As the three of us was busy catching fishes, a stranger in his mid thirties appeared on the sidelines of the pool. Carrying a spade on his shoulder, he was staring at us from beneath the shadows of his air mesh jungle hat. There was an air of hostility. Surely the guy was from the neighboring village of Thingchom, the cultivator of the small patch of paddy field next to the pool.

Areas within the banks of the river are normally fertile. As a child we generally presumed that adjacent villages are legitimate owners of such patches. As such it was disgusting to see strangers loitering in our neighborhood let alone carrying on farming activities. Unrestricted quarrying in the riverbank by complete strangers was another activity that posed unanswered questions. There was nothing that kids could do. Nor did any authority seem to take notice. These became perpetual sources of discomfort.
Under the grip of tension, we continued probing the ground for fishes that might have been left out. The excitement was gone. MF, who was meticulously cleaning nooks and corners of fishes, didn’t show signs of fear. The only perceptible change in him being the fact he had since stopped making fun of YB, who was enjoying himself between muddy raps and blind catches. His fervor was still loud and clear. Even though we had put up a good catch, the unsolicited trouble was waiting to happen.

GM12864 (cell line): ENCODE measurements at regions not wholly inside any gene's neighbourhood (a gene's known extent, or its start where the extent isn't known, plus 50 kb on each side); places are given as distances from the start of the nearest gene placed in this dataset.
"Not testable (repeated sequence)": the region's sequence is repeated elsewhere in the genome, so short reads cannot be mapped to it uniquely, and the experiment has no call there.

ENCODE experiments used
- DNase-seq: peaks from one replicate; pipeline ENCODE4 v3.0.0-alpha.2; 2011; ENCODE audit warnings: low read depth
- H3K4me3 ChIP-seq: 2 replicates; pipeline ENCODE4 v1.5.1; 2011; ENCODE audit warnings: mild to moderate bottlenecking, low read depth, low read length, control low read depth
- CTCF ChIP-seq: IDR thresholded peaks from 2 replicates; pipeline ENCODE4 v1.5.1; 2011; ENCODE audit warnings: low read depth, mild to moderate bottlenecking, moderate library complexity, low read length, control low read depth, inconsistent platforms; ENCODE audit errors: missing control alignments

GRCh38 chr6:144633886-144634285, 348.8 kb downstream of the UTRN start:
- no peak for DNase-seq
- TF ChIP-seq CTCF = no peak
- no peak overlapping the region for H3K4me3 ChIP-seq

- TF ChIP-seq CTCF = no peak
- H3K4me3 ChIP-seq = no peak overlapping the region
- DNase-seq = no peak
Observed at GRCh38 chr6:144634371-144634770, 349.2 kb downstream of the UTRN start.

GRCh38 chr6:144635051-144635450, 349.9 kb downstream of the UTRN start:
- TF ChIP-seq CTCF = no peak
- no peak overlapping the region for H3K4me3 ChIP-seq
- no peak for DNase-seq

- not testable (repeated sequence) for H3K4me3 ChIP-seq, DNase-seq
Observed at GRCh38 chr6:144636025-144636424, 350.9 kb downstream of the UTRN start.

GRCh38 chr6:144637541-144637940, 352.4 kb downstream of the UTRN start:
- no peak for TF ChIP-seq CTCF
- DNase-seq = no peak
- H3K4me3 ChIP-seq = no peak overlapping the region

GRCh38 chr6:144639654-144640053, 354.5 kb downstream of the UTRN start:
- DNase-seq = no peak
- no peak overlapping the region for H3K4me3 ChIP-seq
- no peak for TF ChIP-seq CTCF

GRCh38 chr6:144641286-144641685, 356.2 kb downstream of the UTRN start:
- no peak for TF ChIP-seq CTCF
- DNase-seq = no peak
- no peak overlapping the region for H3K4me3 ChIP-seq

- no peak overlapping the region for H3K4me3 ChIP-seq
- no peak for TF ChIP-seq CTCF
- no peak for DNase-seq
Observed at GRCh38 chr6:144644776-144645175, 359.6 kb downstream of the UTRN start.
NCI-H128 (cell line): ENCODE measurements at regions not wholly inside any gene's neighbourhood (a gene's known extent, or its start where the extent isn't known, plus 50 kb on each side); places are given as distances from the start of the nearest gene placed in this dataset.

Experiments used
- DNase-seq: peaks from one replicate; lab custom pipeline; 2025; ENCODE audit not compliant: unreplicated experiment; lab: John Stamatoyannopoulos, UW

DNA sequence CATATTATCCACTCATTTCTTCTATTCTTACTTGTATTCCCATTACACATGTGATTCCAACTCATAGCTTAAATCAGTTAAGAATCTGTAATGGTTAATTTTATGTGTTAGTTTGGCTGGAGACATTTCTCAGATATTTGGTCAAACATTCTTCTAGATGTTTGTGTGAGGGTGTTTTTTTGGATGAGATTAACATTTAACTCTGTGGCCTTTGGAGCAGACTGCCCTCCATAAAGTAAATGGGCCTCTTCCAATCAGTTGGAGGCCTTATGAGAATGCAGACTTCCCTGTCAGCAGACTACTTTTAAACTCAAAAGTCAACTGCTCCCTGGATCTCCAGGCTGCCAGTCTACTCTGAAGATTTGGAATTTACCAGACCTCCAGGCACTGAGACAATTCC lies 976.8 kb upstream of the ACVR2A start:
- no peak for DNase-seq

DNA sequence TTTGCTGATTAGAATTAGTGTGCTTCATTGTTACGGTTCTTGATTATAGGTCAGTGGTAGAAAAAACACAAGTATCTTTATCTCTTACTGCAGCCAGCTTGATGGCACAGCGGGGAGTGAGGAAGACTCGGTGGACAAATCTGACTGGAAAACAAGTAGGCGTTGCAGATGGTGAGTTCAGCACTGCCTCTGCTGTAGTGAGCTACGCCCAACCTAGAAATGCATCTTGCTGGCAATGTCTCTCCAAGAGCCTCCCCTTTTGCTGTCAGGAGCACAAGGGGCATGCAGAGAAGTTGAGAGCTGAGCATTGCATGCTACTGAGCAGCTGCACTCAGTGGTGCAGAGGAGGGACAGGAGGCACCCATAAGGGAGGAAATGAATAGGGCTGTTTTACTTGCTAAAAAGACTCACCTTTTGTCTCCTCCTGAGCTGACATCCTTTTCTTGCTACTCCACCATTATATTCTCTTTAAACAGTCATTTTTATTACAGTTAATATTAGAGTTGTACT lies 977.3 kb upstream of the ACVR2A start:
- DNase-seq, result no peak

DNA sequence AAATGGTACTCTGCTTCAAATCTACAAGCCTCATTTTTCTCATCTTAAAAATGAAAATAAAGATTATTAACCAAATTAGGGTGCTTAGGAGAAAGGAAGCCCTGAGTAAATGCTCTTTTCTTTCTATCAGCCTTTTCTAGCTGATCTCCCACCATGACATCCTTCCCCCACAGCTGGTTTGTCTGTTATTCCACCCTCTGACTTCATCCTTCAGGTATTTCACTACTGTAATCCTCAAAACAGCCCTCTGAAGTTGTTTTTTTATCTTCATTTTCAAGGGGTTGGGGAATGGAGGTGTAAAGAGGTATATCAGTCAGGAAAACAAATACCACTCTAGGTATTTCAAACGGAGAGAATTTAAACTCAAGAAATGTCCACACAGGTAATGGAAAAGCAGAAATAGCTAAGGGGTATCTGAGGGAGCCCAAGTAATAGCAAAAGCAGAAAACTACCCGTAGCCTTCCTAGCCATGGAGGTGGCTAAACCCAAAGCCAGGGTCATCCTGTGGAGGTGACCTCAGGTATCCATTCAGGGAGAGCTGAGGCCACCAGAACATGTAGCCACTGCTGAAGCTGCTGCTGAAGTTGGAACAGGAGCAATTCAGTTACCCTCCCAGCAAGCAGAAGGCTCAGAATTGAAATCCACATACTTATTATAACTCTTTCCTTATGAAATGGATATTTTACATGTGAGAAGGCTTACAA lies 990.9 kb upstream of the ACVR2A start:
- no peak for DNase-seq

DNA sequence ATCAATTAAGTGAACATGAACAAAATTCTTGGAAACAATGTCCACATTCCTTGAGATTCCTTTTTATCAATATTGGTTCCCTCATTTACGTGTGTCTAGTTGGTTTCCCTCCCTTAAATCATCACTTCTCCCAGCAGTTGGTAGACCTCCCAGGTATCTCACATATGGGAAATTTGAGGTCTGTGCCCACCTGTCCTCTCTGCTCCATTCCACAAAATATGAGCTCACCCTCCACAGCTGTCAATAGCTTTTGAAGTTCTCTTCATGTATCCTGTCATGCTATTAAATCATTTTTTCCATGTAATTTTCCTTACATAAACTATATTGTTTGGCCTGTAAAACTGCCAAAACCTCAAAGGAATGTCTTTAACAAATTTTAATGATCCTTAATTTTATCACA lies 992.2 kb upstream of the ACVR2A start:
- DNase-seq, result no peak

After allowing us sufficient time to clean up the pool, the man put down the heavy spade with a thud. “How come that you guys touched the fishes in this pond?” he growled at us. That was more an announcement of ownership than an interrogation. We were clueless how to respond. The man from another village took up farming in our territory. And he laid claim to assets in the vicinity. Ridiculous!
Since we were covered with dirt he might not like to beat us up and get muck stained as well. YB and myself were waiting for our leader to deliver a fitting reply. MF, himself was completely embarrassed and shocked. The problem was that there was no one else to take up the challenge. With all the courage he had managed to gather up, he said in an almost inaudible voice, “Tuitheh.. ivoi”. The man was not responding immediately. Perhaps, he didn’t get the words clearly or he didn’t understand the words, which according to my understanding, is more or less characteristic of my village.